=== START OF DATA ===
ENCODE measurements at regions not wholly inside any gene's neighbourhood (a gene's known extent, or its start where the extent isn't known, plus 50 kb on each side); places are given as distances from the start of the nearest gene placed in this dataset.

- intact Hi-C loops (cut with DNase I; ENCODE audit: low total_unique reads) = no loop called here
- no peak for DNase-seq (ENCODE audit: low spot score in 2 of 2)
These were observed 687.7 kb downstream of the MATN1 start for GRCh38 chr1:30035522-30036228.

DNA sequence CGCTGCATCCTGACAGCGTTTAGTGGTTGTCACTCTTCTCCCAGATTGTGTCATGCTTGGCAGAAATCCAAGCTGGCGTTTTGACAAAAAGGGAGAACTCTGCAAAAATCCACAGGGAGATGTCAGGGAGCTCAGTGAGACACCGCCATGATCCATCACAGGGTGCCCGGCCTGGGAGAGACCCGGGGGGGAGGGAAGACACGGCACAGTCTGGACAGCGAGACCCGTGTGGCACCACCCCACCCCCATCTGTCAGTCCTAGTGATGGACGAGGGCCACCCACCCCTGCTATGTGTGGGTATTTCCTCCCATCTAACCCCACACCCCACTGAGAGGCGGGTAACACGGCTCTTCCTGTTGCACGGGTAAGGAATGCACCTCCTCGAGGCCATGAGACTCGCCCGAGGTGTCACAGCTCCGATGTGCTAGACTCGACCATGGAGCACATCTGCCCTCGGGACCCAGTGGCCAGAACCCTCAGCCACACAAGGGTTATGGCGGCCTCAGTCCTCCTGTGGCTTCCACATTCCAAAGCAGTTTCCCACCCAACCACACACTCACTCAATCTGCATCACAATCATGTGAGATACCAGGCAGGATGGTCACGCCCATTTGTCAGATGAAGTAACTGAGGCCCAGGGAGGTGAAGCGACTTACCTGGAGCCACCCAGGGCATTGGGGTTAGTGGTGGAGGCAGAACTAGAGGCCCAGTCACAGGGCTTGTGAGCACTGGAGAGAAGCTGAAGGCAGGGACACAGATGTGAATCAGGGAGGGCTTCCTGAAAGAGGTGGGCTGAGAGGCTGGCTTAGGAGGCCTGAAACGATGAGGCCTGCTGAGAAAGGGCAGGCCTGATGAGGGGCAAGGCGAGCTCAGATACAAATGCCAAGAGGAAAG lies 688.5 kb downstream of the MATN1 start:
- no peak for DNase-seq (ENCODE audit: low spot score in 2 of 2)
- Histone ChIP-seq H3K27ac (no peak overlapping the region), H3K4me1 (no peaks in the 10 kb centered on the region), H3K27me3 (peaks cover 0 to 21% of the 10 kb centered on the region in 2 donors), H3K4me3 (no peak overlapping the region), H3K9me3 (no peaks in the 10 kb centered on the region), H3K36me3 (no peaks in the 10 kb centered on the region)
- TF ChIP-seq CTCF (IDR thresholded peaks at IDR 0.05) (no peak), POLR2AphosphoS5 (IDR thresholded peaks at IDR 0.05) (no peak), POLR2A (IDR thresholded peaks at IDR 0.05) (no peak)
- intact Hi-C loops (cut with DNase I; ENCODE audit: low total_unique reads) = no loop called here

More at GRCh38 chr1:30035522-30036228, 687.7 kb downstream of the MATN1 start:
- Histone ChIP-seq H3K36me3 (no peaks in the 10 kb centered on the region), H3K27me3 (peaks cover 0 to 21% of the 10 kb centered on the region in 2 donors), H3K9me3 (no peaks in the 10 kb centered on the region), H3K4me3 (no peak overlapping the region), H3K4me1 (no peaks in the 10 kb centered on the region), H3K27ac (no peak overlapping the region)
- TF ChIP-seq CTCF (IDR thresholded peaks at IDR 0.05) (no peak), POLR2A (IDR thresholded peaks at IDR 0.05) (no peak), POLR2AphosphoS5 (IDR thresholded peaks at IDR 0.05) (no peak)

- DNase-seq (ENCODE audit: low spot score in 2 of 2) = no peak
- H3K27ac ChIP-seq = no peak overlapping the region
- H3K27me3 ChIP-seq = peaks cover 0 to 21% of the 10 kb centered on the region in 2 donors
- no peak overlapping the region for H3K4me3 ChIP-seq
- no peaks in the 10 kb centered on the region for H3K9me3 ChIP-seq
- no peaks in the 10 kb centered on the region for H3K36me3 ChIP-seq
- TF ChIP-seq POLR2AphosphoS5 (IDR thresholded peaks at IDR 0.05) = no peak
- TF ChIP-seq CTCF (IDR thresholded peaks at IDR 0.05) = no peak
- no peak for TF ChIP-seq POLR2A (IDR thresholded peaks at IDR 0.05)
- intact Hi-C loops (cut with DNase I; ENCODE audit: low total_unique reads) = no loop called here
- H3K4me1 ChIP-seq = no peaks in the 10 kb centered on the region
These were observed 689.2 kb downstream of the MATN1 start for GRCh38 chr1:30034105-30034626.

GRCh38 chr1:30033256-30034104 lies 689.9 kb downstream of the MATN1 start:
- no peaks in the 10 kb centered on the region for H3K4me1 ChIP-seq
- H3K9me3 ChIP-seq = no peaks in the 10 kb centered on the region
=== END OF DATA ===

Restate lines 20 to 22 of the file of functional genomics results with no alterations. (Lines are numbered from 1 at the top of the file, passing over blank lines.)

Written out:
- TF ChIP-seq CTCF (IDR thresholded peaks at IDR 0.05) = no peak
- no peak for TF ChIP-seq POLR2A (IDR thresholded peaks at IDR 0.05)
- intact Hi-C loops (cut with DNase I; ENCODE audit: low total_unique reads) = no loop called here